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Others left the names of two men — and an address — whom they claimed were the real shooters.
"Everyone wants justice then they need to find out where this EX-Cop is and turn him in, my cousin did not shoot himself he was in fact shot first and if he did fire back it was only in self-defense," someone wrote under the name "Big V's Cuz."
Others defended the men to whom Big V's Cuz had referred and threatened Muzquiz.
After this went on for about 40 posts, detective Matt "Buck" Williams of the Kansas City Police Department chimed in.
"Come talk to me," Williams wrote. "No one is beating down my door to tell me what they observed. ... Feel free to come talk to me. This is an on-going investigation and it takes time to talk to everyone. It is even harder to get to the truth when people would rather talk anonymously on a forum than stepping up and doing the right thing for an innocent person who got caught in the middle of a senseless gunfight." (Williams didn't return a call from The Pitch in December.)
Williams' plea for information didn't change the tone of the discussion. The posts only grew more threatening.
Eventually, commenters turned against The Pitch for allowing it to go on. In the office, we debated our role and responsibilities. On the one hand, our job is to tell the truth, even when it's ugly — and these commenters were now telling their own stories. (Some accused us of getting a kick out of it, but no one here was laughing.) On the other hand, the thread was deteriorating into spamlike posts that focused on us rather than on the story. After three days, we disabled the feedback feature — no one else can comment, but the 188 posts are still visible for everyone to see.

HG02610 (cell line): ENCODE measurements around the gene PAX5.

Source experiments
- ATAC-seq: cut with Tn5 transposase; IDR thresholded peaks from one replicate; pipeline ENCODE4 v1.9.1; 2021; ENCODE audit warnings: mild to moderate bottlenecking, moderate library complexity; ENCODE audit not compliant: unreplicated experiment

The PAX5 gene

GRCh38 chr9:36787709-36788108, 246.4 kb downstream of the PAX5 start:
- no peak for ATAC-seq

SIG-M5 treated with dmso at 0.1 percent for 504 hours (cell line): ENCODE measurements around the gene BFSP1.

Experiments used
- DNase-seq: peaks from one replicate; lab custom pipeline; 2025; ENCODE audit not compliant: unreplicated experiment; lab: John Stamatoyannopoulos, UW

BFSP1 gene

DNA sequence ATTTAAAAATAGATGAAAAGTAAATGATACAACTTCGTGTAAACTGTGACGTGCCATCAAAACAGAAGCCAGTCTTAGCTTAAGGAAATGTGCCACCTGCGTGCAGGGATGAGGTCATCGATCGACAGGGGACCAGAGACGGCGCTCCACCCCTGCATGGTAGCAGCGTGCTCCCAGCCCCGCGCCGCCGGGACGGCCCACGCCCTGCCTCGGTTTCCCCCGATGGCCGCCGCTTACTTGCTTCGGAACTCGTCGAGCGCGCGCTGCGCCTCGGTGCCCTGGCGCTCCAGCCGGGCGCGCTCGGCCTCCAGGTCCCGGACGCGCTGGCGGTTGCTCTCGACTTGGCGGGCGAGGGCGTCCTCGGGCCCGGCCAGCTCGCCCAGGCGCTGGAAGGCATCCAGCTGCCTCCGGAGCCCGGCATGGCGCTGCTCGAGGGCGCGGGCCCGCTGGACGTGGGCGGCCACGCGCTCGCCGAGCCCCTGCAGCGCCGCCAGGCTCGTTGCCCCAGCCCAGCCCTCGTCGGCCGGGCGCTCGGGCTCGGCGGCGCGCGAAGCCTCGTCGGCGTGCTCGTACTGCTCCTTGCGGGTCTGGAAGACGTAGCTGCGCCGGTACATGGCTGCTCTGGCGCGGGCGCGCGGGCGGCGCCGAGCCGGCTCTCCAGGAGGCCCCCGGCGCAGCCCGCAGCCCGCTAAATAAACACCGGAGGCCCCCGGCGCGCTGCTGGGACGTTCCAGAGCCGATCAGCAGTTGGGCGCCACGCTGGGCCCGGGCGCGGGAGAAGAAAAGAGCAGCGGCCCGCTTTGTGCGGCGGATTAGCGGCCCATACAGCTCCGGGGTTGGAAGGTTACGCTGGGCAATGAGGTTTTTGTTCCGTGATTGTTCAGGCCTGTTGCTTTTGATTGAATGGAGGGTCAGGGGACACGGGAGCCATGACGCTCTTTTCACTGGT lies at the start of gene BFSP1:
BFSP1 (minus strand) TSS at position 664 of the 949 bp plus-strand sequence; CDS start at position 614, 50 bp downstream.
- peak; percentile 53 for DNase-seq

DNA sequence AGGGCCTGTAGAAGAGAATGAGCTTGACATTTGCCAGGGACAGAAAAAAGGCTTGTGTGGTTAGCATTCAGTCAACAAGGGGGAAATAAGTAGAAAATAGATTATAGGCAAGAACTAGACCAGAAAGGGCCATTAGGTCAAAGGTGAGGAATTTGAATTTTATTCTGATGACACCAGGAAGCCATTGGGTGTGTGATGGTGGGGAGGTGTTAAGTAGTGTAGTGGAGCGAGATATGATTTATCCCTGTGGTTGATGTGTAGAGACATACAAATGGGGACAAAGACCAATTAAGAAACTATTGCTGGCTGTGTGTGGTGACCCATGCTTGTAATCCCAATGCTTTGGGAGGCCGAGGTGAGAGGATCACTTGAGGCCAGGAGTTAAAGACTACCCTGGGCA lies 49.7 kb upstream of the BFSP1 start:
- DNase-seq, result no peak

We've come to believe that, as hard as they sometimes are to read, the comments often reveal information we could probably never get through standard reporting.
They're as much a part of the story as the grief displayed by loved ones in the YouTube video of Andre Jones' funeral.
"Andre Jones is my bigg brother my hero my love," an anonymous poster wrote on July 13. "I am so so happy they caught that monster!!!! thanks for keeping up with the story My mom and I haved moved from killa city and we are glad we can keep up with everything on line...thanks Ebony Jones."
Here's a pessimistic prediction for 2010: The bloodshed won't stop. It's part of our city's DNA.
Candlelight vigils, marches and political talk about inner-city economic development have the best intentions. But in the five years that I've lived here, the result is always the same. How do you stop random bullets from cutting down a mother who's driving her daughter home from a play or a woman waiting for the bus? How do you convince a person that it's wrong to kill someone for $20 or $500?
When 2010 ends, we'll count the hundred or so murders again and wonder why no one learned anything from 2009.